normal and transient flora host parasite relationships
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Normal and Transient Flora; Host/Parasite Relationships. Microbial Ecology. The study of microorganisms and their environment. www-esd.lbl.gov. Symbiosis. “living together”

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microbial ecology
Microbial Ecology
  • The study of microorganisms and their environment.

www-esd.lbl.gov

symbiosis
Symbiosis
  • “living together”
  • Describes the interactions that occur between two dissimilar organisms (usually 2 different species) that live together or are in close association with one another.
  • Symbionts
      • the organisms that live together in such a relationship.
neutralism
Neutralism
  • Symbiotic relationship in which neither symbiont is affected by the relationship.
  • Both species are unaffected.
commensalism
Commensalism
  • Symbiotic relationship in which one symbiont benefits and the other species is not affected (neither harmed nor helped).
  • Ex. Propionibacterium
      • many species in this genera live on the skin and are thought to neither hurt nor help humans.
  • Host
      • An organism that harbors another organism.
mutualism
Mutualism
  • Symbiotic relationship that is beneficial to both symbionts.
  • Ex. Termites and protozoa
  • Ex. Lichens
  • Ex. Some species of our microflora (i.e. Escherichia coli.)

Termite

Lichen. botit.botany.wisc.edu

E. coli. www3.niaid.nih.gov

parasitism
Parasitism
  • Symbiotic relationship in which one symbiont is benefited and the other is harmed.
  • Ex. Sheep liver fluke
  • Ex. Opportunistic pathogens of our normal flora.

Sheep Liver Fluke.locksparkfarm.wordpress.com

synergistic relationship
Synergistic Relationship
  • When two (or more) microorganisms “team up” to cause a disease that neither could cause by itself.
  • Called synergistic infections.
  • Ex. Acute necrotizing ulcerative gingivitis (i.e. “Trench Mouth).

Acute necrotizing ulcerative gingivitis. www.ohiohealth.com

normal flora of humans
Normal Flora of Humans
  • All microbes that reside on and within a person.
  • Most commonly inhabited parts of the body.
      • Eyes
      • Skin
      • Mouth
      • Ears
      • Upper respiratory tract
      • Gastrointestinal tract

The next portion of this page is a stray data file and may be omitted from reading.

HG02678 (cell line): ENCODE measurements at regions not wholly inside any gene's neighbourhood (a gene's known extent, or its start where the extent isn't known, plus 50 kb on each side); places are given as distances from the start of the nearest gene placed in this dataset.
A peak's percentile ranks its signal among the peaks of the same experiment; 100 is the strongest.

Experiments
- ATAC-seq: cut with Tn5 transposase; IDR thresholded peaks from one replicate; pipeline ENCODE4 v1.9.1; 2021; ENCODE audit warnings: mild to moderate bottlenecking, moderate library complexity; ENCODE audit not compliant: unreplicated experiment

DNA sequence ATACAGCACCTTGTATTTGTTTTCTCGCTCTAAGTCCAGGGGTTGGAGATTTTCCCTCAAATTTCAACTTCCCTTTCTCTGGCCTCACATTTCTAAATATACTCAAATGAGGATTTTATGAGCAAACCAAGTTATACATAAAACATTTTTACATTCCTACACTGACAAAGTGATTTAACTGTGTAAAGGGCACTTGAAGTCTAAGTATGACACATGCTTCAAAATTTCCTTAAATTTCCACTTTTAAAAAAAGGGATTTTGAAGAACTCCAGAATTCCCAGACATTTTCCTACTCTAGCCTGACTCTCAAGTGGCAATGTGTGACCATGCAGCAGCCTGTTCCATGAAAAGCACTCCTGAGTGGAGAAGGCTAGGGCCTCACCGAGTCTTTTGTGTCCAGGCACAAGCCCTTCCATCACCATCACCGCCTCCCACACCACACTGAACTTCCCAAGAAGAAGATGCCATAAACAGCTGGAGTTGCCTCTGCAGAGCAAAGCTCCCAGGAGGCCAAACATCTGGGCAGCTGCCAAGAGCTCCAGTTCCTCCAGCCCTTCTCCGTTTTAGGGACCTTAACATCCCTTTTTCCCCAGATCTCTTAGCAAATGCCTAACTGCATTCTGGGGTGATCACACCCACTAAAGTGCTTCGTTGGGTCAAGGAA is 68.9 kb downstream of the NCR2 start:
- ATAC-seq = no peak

• Genitourinary tract

www.scq.ubc.ca

establishing normal flora
Establishing Normal Flora

www.solarnavigator.ne

www.ehponline.org

transient flora
Transient Flora
  • Live temporarily on the body.
  • Often “picked up” from our daily routines.
  • Why are they temporary?
importance of normal flora
Importance of Normal Flora
  • Often helps prevent infection.
  • Prolonged use of antibiotics can cause an imbalance.
  • Ex. Candida albicans

Candida albicans. www.humanillnesses.com

Candida albicans infection. www.lib.uiowa.edu

microflora of the skin
Microflora of the Skin
  • Consists of mostly bacteria and fungi.
  • Most are anaerobes, although some are aerobic.
  • Anaerobes live in the:
      • deeper layers of the skin
      • hair follicles
      • sweat and sebaceous glands

health.howstuffworks.com

microflora of the skin1
Microflora of the Skin
  • The number and variety of microorganisms depends on the:
      • Amount of moisture present
      • pH
      • Temperature
      • Salinity
      • Presence of chemical wastes such as urea and fatty acids
      • Presence of other microbes (which may produce toxic substances)
groups of normal skin flora
Groups of Normal Skin Flora
  • 1. Diphtheroids (Coryneforms)
      • Gram-positive, non-spore forming rods.
      • Ex. Propionibacterium acnes.
  • 2. Staphylococcus spp.
      • Gram-positive cocci usually arranged in clusters.
      • Helps maintain normal flora balance.
  • 3. Yeasts – Candida spp.
      • Single-celled fungi.
      • Ex. Causes tinea versicolor.

Propionibacterium acnes. bacteriality.com

Tinea versicolor. georgiahealthinfo.gov

microflora of the eyes and ears
Microflora of the Eyes and Ears
  • Ears
      • Middle ear and inner ear sterile.
      • Outer ear and auditory canal contain same types of microorganisms as are found on the skin.